Making sense in a time of mass information

The time we are living in now affords us tremendous exposure to information. We all seem to be involved in a conscious (or unconscious) process to discern how to thrive in a time like this.   Part of this process is to uncover certain illusions that may constrain our well-being.   Hence this piece on three illusions in the time…

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Authentic expression of grace

I woke this morning with an unfamiliar sense of anxiety.  It was the most glorious spring morning, I had enough time to water all my seedlings and admire the first buds on my roses bushes, but my stomach was in a knot and my mind was troubled.  Eventually I had mowed the lawn and swept the driveway in an attempt…

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Five keys to better communication

Communication is a crucial aspect in all relationships. In order to communicate, a speaker must convey her/his message in such a way that it is not only received by the listener, but in actual fact heard and where necessary acted upon.  Do consider these five things if you are striving to communicate more effectively.  1. Recognise the patterns As with…

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In search of slow, again

Ten years ago I read a life-changing book called ’In Praise of Slow’ by Carl Honoré.  Last week I went on an information hunt to see what has become of the ideas that seemed so appealing and functional.  It seems that the ‘slow movement’ has grown and has certainly been embraced in various aspects of life. But what remains disturbing is that…

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Room for spirituality

In the last few years, in various contexts, the term ‘spirituality’ has been used with greater frequency than before. We seem to have a preference for this term, being more skeptical about other ways of describing matters of the soul/spirit (like ‘religion’ or ‘faith’). But what is spirituality? ‘Traditionally, spirituality refers to a religious process of re-formation which “aims to…

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From vulnerability to wholeness

Certainly the most important vision I have had for my work as a therapist has been to continuously expand my perceptions on how to live, love and parent differently – to enhance the aspects that work well, to correct the strategies that have become outdated and to embrace new and relevant knowledge. I was scanning through the stack of journal…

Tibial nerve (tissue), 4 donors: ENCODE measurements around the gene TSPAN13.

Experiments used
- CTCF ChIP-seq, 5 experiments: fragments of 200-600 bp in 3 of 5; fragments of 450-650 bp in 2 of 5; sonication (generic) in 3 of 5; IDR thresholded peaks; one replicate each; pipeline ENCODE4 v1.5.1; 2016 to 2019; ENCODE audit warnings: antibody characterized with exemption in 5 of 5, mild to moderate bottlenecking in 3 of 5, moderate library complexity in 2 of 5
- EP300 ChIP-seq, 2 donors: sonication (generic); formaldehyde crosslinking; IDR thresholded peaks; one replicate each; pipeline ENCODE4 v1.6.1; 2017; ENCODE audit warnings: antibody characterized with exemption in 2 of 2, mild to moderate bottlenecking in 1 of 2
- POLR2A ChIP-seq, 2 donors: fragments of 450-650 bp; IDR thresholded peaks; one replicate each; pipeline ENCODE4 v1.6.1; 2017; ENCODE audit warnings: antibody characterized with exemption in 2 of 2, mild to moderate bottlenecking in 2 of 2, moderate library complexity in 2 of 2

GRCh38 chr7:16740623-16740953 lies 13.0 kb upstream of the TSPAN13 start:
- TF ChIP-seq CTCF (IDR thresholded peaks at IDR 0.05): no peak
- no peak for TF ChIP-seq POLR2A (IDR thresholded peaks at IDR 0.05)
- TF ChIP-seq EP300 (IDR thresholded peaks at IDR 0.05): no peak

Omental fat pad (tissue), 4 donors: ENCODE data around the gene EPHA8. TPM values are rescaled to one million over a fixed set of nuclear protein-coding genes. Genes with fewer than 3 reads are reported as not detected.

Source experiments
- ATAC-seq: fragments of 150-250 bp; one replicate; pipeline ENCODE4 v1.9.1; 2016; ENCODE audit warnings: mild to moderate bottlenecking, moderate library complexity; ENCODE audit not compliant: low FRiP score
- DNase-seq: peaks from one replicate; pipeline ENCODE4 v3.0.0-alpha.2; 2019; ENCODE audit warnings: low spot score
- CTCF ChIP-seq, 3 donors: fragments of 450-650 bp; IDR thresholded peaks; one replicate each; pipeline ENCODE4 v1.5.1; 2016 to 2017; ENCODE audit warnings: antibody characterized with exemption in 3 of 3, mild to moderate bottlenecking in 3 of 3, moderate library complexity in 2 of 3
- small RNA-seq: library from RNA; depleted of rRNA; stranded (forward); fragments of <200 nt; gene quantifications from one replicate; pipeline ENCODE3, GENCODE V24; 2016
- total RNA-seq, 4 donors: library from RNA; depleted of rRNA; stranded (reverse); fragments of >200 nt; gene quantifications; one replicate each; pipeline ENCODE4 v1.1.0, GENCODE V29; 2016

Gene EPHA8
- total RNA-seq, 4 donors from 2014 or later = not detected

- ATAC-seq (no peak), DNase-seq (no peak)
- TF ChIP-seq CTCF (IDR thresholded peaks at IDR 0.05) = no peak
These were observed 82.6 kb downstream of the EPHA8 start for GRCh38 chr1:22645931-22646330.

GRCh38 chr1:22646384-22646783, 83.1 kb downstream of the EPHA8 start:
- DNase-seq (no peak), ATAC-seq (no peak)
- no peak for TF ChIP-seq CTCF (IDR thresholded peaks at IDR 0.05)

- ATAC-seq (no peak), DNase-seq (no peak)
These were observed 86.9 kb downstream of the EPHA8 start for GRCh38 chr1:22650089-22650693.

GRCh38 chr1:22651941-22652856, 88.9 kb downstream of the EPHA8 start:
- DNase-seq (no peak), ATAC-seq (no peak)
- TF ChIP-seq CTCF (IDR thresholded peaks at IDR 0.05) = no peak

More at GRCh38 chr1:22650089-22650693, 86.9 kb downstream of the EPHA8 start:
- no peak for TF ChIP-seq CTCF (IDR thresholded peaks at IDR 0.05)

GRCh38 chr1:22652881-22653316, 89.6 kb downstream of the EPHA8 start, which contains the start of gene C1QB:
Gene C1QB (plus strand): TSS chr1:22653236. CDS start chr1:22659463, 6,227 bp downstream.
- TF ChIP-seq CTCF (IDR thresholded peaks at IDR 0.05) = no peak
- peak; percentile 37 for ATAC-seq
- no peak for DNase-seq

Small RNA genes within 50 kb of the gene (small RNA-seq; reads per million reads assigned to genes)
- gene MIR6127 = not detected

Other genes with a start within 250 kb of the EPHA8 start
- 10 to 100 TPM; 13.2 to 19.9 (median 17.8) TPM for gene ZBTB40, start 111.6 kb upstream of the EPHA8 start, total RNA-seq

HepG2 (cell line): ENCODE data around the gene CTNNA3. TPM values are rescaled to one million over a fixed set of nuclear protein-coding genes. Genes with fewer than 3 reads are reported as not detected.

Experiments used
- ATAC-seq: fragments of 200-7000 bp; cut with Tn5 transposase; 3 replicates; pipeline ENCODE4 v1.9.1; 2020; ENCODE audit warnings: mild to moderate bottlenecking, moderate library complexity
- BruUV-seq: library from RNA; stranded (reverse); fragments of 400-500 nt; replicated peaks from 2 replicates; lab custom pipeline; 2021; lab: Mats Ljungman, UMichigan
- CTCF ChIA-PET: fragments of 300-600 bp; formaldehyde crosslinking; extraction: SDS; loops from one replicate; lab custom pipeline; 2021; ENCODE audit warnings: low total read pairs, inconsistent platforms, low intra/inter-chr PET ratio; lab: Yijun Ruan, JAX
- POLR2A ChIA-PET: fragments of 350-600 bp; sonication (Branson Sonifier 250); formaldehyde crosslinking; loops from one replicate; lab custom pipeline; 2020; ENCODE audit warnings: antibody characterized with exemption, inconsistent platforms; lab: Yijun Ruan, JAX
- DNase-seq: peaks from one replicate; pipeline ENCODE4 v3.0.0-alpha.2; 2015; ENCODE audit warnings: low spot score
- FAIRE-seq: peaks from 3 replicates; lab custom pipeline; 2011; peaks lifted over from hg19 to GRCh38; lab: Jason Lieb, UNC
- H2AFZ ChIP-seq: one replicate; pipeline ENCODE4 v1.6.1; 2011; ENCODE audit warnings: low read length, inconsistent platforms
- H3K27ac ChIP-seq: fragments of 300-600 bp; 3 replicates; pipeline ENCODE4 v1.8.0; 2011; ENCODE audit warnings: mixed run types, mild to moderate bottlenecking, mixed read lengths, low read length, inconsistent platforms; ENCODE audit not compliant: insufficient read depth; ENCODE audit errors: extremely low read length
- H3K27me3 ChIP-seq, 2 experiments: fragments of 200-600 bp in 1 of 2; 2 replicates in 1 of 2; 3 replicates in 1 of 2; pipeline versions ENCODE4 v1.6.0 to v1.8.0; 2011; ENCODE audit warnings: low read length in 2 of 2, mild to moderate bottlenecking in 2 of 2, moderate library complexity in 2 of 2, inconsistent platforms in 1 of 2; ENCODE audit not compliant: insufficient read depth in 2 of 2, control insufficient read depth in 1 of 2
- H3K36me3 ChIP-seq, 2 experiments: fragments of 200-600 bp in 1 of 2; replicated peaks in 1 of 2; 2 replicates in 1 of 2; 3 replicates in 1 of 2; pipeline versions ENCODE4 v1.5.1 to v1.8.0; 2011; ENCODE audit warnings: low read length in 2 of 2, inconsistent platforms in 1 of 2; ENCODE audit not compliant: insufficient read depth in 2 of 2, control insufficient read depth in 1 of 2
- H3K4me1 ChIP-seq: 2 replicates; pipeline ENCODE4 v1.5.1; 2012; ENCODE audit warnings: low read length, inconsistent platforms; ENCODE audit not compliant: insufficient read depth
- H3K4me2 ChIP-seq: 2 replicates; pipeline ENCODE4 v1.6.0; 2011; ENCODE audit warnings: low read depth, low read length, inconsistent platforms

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Five things long distance running has taught me

  I have not always been an incredibly active person. I started jogging when I was 28, but did not do many races. That changed just under six years ago (I was about to turn 40), when I did my first ultramarathon, the rather challenging Comrades Marathon, run annually over a distance of 89 kilometres (56 miles) between Durban and…

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The quest for happiness

The word happiness is probably the most frequently used word in my consulting room.  It is the one thing most people want, that one emotion that remains elusive and the thing most people experience a lack of.  Happiness is commonly described as a feeling that comes over you when you experience a sense of wellbeing and joy.  Most people would add…

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Teenagers: the times they are a’changing

So now your bundle of joy, that incredibly eloquent toddler and adorable kid has graduated to teenagedom. She is still interesting, but a tad more volatile. He is still full of life, but his activities are now interspersed with prolonged naps.   They also challenge you.   To many parents, being the parent of a teenager is exactly this: a…

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Realisation of resilience

As a therapist, I am continuously amazed by the incredible capacity that people have to deal with life’s burdens, setbacks and struggles. Resilience is that quality that allows certain individuals to be challenged severely by life events and to make a comeback, stronger than ever. Rather than letting failure overcome them, they seem to have the resolve to rise above…

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